Collaborative efforts to improve the state of Southwestern forests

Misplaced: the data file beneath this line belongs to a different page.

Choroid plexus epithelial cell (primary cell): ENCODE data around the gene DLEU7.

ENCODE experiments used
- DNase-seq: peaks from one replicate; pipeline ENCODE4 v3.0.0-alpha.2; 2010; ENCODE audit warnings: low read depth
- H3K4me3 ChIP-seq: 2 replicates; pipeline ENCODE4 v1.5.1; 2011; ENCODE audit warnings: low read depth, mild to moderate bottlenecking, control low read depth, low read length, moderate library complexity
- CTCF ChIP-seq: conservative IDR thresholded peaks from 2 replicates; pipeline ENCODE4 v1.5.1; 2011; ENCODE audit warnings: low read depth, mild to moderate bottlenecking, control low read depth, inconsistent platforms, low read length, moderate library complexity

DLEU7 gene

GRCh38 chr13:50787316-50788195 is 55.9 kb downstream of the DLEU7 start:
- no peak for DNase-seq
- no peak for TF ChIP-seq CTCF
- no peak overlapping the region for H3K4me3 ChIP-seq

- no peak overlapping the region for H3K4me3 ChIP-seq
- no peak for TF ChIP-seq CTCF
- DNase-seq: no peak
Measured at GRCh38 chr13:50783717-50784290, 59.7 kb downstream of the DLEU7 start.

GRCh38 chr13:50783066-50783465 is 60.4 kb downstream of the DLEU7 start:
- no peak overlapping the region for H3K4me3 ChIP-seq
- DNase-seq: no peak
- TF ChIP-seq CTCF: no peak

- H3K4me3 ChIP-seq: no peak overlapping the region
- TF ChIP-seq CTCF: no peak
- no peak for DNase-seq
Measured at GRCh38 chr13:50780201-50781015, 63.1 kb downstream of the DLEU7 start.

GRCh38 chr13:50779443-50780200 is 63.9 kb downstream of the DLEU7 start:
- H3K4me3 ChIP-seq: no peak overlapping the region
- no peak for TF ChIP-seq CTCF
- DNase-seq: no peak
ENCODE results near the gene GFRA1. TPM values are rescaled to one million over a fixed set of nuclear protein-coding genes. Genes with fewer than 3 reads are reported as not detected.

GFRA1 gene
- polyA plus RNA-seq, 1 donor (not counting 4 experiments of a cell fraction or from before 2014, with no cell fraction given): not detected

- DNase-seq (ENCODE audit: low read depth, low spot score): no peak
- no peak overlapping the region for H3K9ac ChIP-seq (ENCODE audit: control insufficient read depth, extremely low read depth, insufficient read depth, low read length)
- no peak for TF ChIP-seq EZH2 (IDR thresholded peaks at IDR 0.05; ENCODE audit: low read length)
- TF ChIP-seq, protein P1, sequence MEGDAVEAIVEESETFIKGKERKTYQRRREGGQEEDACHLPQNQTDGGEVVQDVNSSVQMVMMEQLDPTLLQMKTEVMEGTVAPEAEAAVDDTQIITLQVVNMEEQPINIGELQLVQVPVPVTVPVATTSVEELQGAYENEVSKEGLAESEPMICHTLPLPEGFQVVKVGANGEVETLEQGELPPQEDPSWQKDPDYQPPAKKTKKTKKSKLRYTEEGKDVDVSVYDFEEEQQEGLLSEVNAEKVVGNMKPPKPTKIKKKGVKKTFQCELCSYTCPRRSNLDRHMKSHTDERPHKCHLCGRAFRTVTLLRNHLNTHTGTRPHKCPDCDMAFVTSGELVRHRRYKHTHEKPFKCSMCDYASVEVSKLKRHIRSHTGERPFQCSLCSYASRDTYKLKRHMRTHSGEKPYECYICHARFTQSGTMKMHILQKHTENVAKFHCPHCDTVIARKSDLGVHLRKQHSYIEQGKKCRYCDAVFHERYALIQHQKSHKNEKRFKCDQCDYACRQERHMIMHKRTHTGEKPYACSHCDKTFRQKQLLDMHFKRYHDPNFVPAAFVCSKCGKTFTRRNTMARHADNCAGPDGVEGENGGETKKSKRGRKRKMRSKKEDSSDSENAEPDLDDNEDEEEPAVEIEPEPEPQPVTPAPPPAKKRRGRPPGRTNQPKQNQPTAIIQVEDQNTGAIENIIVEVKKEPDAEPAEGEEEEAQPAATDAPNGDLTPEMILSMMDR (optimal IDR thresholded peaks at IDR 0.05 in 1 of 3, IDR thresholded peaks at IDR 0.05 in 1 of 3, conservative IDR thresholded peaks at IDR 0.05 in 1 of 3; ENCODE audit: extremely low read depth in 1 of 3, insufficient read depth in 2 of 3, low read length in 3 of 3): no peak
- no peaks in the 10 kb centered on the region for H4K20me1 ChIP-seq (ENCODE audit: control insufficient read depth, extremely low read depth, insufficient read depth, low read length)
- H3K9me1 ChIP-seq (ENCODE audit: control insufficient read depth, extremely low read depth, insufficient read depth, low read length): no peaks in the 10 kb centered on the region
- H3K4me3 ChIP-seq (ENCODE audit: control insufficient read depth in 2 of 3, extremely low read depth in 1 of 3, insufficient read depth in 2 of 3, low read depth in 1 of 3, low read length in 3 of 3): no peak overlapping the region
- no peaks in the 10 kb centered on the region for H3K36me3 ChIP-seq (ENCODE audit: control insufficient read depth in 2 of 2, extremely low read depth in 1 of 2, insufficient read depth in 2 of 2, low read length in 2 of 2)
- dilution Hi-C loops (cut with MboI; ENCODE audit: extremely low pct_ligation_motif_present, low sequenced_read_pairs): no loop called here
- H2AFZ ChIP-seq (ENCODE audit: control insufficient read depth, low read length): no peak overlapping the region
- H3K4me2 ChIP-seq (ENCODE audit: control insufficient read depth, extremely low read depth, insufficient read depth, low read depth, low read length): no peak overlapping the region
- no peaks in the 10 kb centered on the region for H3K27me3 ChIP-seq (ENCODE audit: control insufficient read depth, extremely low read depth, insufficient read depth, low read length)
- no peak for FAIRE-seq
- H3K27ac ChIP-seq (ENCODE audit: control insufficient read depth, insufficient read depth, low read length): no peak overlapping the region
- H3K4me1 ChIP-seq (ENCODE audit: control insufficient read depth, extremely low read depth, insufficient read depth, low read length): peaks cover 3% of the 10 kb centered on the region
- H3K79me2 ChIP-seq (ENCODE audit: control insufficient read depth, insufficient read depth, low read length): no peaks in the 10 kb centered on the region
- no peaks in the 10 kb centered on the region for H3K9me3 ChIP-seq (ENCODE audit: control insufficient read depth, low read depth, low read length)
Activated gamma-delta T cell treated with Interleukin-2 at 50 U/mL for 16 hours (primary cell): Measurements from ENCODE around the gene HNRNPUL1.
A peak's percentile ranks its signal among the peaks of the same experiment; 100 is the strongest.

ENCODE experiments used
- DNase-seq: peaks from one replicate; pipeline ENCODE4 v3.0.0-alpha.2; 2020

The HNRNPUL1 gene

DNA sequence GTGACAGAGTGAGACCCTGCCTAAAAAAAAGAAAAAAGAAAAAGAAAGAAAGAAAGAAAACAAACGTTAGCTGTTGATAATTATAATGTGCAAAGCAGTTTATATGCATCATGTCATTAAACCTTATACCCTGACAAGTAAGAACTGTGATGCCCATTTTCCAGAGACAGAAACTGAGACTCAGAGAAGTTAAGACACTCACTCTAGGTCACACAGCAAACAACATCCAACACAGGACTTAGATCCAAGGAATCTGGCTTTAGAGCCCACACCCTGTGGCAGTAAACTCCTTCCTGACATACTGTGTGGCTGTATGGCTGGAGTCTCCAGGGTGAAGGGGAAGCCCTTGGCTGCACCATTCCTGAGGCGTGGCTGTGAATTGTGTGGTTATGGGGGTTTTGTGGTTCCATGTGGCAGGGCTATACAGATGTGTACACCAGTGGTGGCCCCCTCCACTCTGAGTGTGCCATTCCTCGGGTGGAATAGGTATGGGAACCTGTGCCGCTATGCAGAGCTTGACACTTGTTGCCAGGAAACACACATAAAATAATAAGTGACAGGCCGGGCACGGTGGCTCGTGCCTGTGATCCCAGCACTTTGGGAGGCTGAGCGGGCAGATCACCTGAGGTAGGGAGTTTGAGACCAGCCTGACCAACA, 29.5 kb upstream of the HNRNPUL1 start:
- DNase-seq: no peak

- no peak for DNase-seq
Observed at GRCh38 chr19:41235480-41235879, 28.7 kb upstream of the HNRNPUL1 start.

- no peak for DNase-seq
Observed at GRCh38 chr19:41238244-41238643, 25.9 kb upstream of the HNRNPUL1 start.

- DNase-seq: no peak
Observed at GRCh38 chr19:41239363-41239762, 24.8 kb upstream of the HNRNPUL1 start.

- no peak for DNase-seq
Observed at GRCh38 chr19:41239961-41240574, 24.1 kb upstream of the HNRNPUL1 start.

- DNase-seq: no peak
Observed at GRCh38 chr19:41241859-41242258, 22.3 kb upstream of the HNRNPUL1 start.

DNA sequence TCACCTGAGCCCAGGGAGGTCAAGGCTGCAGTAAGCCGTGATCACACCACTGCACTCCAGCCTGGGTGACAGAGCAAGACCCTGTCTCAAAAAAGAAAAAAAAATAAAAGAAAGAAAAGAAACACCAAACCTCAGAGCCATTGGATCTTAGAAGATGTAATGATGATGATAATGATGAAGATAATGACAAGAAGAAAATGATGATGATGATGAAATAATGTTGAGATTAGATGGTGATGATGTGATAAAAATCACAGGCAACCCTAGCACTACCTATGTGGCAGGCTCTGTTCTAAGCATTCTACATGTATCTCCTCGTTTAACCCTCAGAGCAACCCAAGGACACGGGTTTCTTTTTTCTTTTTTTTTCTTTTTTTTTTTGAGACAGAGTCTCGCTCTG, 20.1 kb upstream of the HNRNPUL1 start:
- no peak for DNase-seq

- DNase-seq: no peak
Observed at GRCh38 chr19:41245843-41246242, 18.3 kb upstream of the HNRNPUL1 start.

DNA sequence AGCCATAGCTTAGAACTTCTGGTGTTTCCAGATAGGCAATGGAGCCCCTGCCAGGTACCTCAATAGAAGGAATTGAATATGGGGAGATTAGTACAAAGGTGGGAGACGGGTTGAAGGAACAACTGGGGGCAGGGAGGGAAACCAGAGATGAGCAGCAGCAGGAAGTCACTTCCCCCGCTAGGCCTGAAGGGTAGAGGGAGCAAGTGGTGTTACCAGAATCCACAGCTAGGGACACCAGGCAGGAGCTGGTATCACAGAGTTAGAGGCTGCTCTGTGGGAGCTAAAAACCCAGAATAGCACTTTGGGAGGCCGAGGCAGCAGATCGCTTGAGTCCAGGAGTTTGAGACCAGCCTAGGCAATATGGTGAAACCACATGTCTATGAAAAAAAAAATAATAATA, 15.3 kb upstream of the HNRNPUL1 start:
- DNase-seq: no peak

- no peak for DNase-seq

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Throughout history, fire has played a major role in shaping and maintaining ecosystems and changes in fire policies have has contributed to overall unhealthy forests with increased susceptibility to massive wildfires. Early fire policies were geared toward full fire suppression while policies of today recognize the importance of fire in an ecosystem. The U.S. government, along with regional and local agencies, pays billions of dollars annually to extinguish wildfires and on post wildfire cleanup. The amount of forest land burned over the decades has increased, and the intensity and frequency of wildfires are expected to worsen due to many factors, including climate change and urban encroachment (Dellasala et al., 2004). People nationwide are advocating for funding bills which would provide more federal dollars to integrate hazardous fuels reduction into management plans, but is fuel reduction the best method for mitigating forest fires? Ecosystems vary from place to place in many different aspects including: forest type, the requirements for biological maintenance, in the historic role that fire has played in an area, in the effects that past management practices have had, and in climate and local weather variability. Because of this variability, fuel reduction treatments may be beneficial in some forests but not in others. In order to maximize taxpayer dollars and minimize harmful environmental effects that may result from applying fuel treatments where they are not necessary, a local and regional approach to assessing the needs of a forest must to be taken. Background The current state of forests in the U.S., more specifically forests of the southwest (CO, NM, UT, AZ), is a reflection of many factors including land u... ... middle of paper ... ...Ecological Applications 12.5 (2002): 1418-1433. ProQuest. Web. 28 April 2014. Dellasala,D.A., Williams,J.E., Williams,C.D, and Franklin,J.S., “Beyond smoke and mirrors: a synthesis of fire policy and science” Conservation Biology18.4 (2004): 976-986. ProQuest. Web. 2 Mar. 2014. Graham, R.T. (ed.), “ Hayman Fire Case Study” USDA RMRS, General Technical Report RMRS-GTR-114 (2003): 1-396. Google Scholar. Web. 5 May 2014. Reinhardt, E.D., Keane, R.E., Calkin, D.E., and Cohen, J.D., “Objectives and considerations for wildland fuel treatment in forested ecosystems of the interior western United States” Forest Ecology and Management 256 (2008): 1997–2006. ProQuest. Web. 2 Mar. 2014. Schoennagel, T., Veblen, T.T., and Romme, W.H., “The Interaction of Fire, Fuels, and Climate across Rocky Mountain Forests” BioScience 54 (2004): 661-676. Google Scholar. Web. 5 May 2014.
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